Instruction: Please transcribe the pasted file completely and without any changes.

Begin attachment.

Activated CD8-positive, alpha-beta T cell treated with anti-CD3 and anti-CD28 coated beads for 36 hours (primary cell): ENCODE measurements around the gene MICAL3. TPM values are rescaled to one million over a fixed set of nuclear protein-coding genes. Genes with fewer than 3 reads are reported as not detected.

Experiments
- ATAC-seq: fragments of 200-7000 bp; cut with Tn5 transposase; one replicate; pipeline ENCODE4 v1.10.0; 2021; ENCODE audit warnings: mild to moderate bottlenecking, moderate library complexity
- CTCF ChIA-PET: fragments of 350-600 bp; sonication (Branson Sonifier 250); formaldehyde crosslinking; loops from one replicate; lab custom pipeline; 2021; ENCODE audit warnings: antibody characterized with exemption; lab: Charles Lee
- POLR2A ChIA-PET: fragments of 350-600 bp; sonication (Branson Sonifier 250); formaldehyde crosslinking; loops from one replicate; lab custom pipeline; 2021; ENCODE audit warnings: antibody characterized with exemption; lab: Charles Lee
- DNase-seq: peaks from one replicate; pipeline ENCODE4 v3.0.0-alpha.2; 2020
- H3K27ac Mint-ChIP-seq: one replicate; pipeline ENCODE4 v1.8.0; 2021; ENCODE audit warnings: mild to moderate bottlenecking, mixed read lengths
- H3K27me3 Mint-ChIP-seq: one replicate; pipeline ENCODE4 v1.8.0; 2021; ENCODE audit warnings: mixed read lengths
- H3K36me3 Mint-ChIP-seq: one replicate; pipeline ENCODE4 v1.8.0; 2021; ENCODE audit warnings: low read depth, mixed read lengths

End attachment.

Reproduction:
Activated CD8-positive, alpha-beta T cell treated with anti-CD3 and anti-CD28 coated beads for 36 hours (primary cell): ENCODE measurements around the gene MICAL3. TPM values are rescaled to one million over a fixed set of nuclear protein-coding genes. Genes with fewer than 3 reads are reported as not detected.

Experiments
- ATAC-seq: fragments of 200-7000 bp; cut with Tn5 transposase; one replicate; pipeline ENCODE4 v1.10.0; 2021; ENCODE audit warnings: mild to moderate bottlenecking, moderate library complexity
- CTCF ChIA-PET: fragments of 350-600 bp; sonication (Branson Sonifier 250); formaldehyde crosslinking; loops from one replicate; lab custom pipeline; 2021; ENCODE audit warnings: antibody characterized with exemption; lab: Charles Lee
- POLR2A ChIA-PET: fragments of 350-600 bp; sonication (Branson Sonifier 250); formaldehyde crosslinking; loops from one replicate; lab custom pipeline; 2021; ENCODE audit warnings: antibody characterized with exemption; lab: Charles Lee
- DNase-seq: peaks from one replicate; pipeline ENCODE4 v3.0.0-alpha.2; 2020
- H3K27ac Mint-ChIP-seq: one replicate; pipeline ENCODE4 v1.8.0; 2021; ENCODE audit warnings: mild to moderate bottlenecking, mixed read lengths
- H3K27me3 Mint-ChIP-seq: one replicate; pipeline ENCODE4 v1.8.0; 2021; ENCODE audit warnings: mixed read lengths
- H3K36me3 Mint-ChIP-seq: one replicate; pipeline ENCODE4 v1.8.0; 2021; ENCODE audit warnings: low read depth, mixed read lengths